2019 is shaping up to be one of the best years ever for tasty and interesting food, and one filled with many new approaches to opening a restaurant. While storefront rents continue to soar, eateries continue to pop up in unexpected places, cannily exploiting locations and arrangements rarely seen before.
And food courts keep multiplying. Years ago, we would have never expected to see so many, or the offerings to be so diverse. At the same time, the formula continues to evolve whereby potential restaurant operators move from pop-ups to Smorgasburg stalls to food court counters to storefront establishments, then on to mini-chains, often in underutilized spaces.
As midyear approaches, I’ve already stumbled on gems in all five boroughs and New Jersey, and am preparing for my annual foray into the Catskills and the Hudson Valley. Here is a loose, retrospective journal of what I’ve most enjoyed so far this year.
Lower East Side’s tiny cafe boom
A sprawling neighborhood with many quirky corners and gerrymandered storefronts, the Lower East Side’s restaurant collection continues to evolve. While riding up the splendid bike lane on Allen Street, I can’t help stopping at Joey Bats (129 Allen St.), a micro café that peddles the flaky custard pies called pasteis de nata and little else, as the Portuguese flag flaps outside. What better example could there be of the kind of specialization that new establishments have indulged in lately?
Equally delightful is Factory Tamal (34 Ludlow St), using a manufacturing metaphor to describe its micro-focus. It moved not long ago from a small space on Essex Street to another small space on Ludlow, illustrating how tiny establishments must be prepared to hopscotch from one real estate situation to another, while the original space remains empty. Don’t miss the budget breakfast sandwich of a runny egg on brioche with sausage, tomato, and gruyere, in addition to the exemplary tamales.
Lower East Side Chinese restaurants have also micro-focused. Occupying a very shallow storefront proximate to the fly-by-night intercity bus stations that dot the neighborhood, Jiang Xin Fan Tuan (38 Allen St) specializes in fan tuan. These purple sticky-rice rolls wrapped in dried seaweed are stuffed with multiple ingredients, with the main one being chicken, eel, or bacon, among other proteins. Over-rice dishes are just as good.
14th and 23rd Streets
Once chock full of discount storefronts and commercial offices, restaurants have upped their presence on these two crosstown thoroughfares lately. On the West Side, Chama Mama (149 W. 14th St.) has joined two other downtown Georgian restaurants, peddling the wildly popular flatbread with handles filled with molten cheese and a wobbly egg called adjaruli khachapuri. The difference between it and the other two is that Chama Mama has a jazzy modern build-out, including a windowed kitchen with the clay oven right in the window, and an inspired list of Georgian wines, many of which are not overly sweet.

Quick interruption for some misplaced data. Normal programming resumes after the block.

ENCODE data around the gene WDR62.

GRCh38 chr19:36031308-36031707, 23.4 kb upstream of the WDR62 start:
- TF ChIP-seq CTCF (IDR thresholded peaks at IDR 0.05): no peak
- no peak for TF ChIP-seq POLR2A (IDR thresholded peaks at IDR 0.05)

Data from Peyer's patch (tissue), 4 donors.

The East Side has kept pace with Albanian newcomer Dua Kafe (520 E. 14th St.), in an impossibly narrow space. The menu is concise, and includes the expected flaky pies known as byreks; and qebapa, little skinless sausages mired in a sauce something like yogurt. The walls are plastered with pictures of famous people with Albanian roots, including Mother Teresa, John Belushi, and Regis Philbin.
Meanwhile, our ever expanding empire of spit-turned meats that includes gyro, doner, and shawarma has been embraced by 23rd Street. There find Fle Fle (254 Eighth Ave.), a nominally Russian joint in what must be an expensive corner storefront that concentrates on grab and go shawarma and other Middle Eastern delights, many with a vegetarian flair. Not an inch of space is wasted. Further east, Memo Shish Kebab (100 W. 23rd St.), a Midwood-based Turkish restaurant, has opened a corner Flatiron location with all the breads, dips, and kebabs one might hope for in kebab spot. Other satisfying and inexpensive gyro joints have opened on Houston Street, downtown Brooklyn, and near the Barclays Center, and more will surely follow.
Long Island City and Astoria
In the first months of this year, I proved again to myself that there’s no better neighborhood for a food crawl that these two conjoined areas with an indeterminate border between them. The city had its first major barbecue opening in a while with Mothership Meat Company (27-20 40th Ave., Long Island City), where the brisket and the beef shoulder are the standouts so far, almost overshadowed by a wonderful outdoor garden and admirable list of small batch beers.